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On April 27, 2007, John Rigden, Chair of the APS Historic Sites Committee, presented the Albany Academy in Albany, NY with a plaque to honor physicist Joseph Henry for his pioneering work performed there on electromagnetism, in particular the discovery of self-inductance.
Henry was acknowledged as the inventor of the electric motor, the father of daily weather forecasts, and the preserver of the Smithsonian. He was so revered that the government closed for his funeral on May 16, 1878, a funeral attended by the President, Vice-President, the Cabinet, the members of the Supreme Court, Congress, and the senior officers of the Army and the Navy.
During his time, Henry was thought of as the successor to Benjamin Franklin in his experiments on electromagnetism. His scientific career began when he picked up and read the book Popular Lectures on Experimental Philosophy, Astronomy, and Chemistry when he was sixteen. Fascinated by this glimpse of science, he resolved to learn more.
Most of Henry’s research and contributions to science occurred at Albany Academy, where he enrolled in 1819. In his day it offered him the equivalent of a college education though we would see it today as closer to secondary school. Henry went beyond the coursework, avidly reading books in every area of science and many other fields. He supported himself by working as a schoolmaster then tutor, road surveyor to finally Professor of Mathematics and Natural Philosophy at the Albany Academy.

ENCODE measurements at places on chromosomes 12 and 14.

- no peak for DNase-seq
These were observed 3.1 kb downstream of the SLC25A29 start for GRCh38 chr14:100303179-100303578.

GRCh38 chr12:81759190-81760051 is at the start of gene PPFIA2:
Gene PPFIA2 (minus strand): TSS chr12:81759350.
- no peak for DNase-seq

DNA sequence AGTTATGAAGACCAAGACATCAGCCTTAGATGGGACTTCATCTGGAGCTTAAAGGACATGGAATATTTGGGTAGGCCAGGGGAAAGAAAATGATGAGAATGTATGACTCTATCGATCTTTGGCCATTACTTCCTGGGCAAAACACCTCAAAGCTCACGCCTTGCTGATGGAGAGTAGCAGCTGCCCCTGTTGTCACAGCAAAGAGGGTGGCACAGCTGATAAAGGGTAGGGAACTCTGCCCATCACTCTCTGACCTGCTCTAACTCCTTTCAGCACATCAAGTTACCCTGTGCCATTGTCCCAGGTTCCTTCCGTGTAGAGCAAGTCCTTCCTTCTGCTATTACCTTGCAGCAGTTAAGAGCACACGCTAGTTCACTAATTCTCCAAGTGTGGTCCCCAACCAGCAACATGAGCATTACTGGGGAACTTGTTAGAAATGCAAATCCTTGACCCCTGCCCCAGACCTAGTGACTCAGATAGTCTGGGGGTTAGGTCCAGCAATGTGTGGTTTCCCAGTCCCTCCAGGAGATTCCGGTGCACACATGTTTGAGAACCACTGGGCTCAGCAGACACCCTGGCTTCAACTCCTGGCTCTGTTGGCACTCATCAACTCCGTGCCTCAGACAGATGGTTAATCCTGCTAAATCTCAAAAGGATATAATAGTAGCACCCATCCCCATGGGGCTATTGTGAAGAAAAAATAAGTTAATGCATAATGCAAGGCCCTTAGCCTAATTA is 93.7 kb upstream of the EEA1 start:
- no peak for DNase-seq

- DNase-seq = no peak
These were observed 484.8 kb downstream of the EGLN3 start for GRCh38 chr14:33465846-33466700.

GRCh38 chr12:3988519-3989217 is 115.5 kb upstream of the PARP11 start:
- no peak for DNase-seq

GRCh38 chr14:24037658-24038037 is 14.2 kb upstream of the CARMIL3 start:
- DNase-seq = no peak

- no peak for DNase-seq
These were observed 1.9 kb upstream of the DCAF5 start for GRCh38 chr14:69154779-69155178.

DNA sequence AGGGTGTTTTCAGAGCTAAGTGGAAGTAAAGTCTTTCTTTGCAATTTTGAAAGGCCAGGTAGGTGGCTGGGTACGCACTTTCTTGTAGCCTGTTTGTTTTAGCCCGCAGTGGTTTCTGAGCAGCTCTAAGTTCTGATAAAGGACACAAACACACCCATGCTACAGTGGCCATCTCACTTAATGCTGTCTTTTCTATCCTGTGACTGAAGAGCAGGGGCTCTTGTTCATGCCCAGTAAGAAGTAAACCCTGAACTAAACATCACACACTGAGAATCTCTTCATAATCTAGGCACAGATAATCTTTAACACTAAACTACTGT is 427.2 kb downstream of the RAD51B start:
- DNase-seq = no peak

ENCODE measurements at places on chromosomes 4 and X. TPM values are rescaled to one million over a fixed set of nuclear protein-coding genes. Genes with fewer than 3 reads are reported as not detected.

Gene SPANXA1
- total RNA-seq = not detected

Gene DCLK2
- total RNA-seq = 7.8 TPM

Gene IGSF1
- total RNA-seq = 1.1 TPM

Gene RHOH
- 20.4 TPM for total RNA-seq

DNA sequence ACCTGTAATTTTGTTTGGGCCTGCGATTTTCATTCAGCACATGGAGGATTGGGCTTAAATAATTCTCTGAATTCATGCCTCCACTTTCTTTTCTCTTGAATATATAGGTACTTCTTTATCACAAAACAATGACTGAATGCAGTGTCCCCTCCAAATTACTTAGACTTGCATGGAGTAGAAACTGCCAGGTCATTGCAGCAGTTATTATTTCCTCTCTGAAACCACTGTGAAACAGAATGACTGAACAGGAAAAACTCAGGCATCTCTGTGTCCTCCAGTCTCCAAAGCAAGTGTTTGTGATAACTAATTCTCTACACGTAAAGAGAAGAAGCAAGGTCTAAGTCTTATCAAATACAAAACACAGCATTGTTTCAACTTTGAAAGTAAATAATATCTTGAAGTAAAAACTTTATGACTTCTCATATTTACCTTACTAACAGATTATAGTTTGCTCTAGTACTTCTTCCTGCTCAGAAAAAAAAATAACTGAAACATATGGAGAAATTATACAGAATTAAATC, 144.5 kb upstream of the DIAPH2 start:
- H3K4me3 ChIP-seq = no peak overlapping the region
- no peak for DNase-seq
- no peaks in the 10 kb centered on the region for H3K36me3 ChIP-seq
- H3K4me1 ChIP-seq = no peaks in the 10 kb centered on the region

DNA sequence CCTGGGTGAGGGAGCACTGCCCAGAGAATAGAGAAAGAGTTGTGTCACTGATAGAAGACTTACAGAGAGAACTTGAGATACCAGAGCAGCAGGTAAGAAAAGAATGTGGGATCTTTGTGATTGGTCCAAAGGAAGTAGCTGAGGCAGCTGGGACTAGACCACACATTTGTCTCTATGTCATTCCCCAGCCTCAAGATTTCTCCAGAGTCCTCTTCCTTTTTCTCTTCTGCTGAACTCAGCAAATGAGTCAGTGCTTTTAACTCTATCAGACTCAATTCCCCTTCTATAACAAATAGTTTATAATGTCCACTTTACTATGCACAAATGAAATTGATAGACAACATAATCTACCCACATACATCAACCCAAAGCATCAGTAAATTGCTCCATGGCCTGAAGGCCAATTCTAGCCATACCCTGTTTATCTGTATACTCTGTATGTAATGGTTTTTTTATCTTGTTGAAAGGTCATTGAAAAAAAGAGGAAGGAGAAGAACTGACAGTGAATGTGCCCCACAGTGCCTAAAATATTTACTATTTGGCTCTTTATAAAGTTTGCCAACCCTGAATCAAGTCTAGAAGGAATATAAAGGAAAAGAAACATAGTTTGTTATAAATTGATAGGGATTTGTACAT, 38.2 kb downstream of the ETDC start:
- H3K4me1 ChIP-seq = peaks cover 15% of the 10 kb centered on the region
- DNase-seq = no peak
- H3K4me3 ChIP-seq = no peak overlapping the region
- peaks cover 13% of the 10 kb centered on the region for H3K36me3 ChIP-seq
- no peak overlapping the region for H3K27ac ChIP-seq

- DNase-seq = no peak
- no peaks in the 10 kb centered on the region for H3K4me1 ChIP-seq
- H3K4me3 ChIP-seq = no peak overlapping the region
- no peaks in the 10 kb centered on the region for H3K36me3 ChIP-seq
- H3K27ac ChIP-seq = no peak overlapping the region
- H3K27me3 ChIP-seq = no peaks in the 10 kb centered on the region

At the Albany Academy, his research centered on experiments with magnetism. He was the first to coil insulated wire tightly around an iron core in order to make an extremely powerful electromagnet. Using this technique, he built the most powerful electromagnet at the time for Yale. He also showed that, when making an electromagnet using just two electrodes attached to a battery, it is best to wind several coils of wire in parallel, but when using a set-up with multiple batteries, there should be only one single long coil. The latter made the telegraph feasible.
He continued to improve on devices with his research and, in 1831, created one of the first machines to use electromagnetism for motion. This was the earliest ancestor of modern DC motor. It did not use rotating motion for power, but was merely an electromagnet perched on a pole, rocking back and forth.
In the relatively isolated environment of the Albany Academy, Henry discovered the fundamental property of self-inductance. However, the British scientist Michael Faraday discovered it as well at about the same time, and, being first to publish his results, became the officially recognized discoverer of the phenomenon.
Henry left the Albany Academy for Princeton in 1832, and then became the Secretary of the brand new Smithsonian Institution in 1846. His job was to give scientific advice to the government and to make sure the Institution remained a research center as well as a museum. In the spring of 1863 Henry became one of the founding members of the National Academy of Science, and served as Academy president beginning in 1867. He served as both the National Academy of Science president and secretary of the Smithsonian Institution until his death in 1878. In 1893 his name was given to the standard electrical unit of inductive resistance, the henry.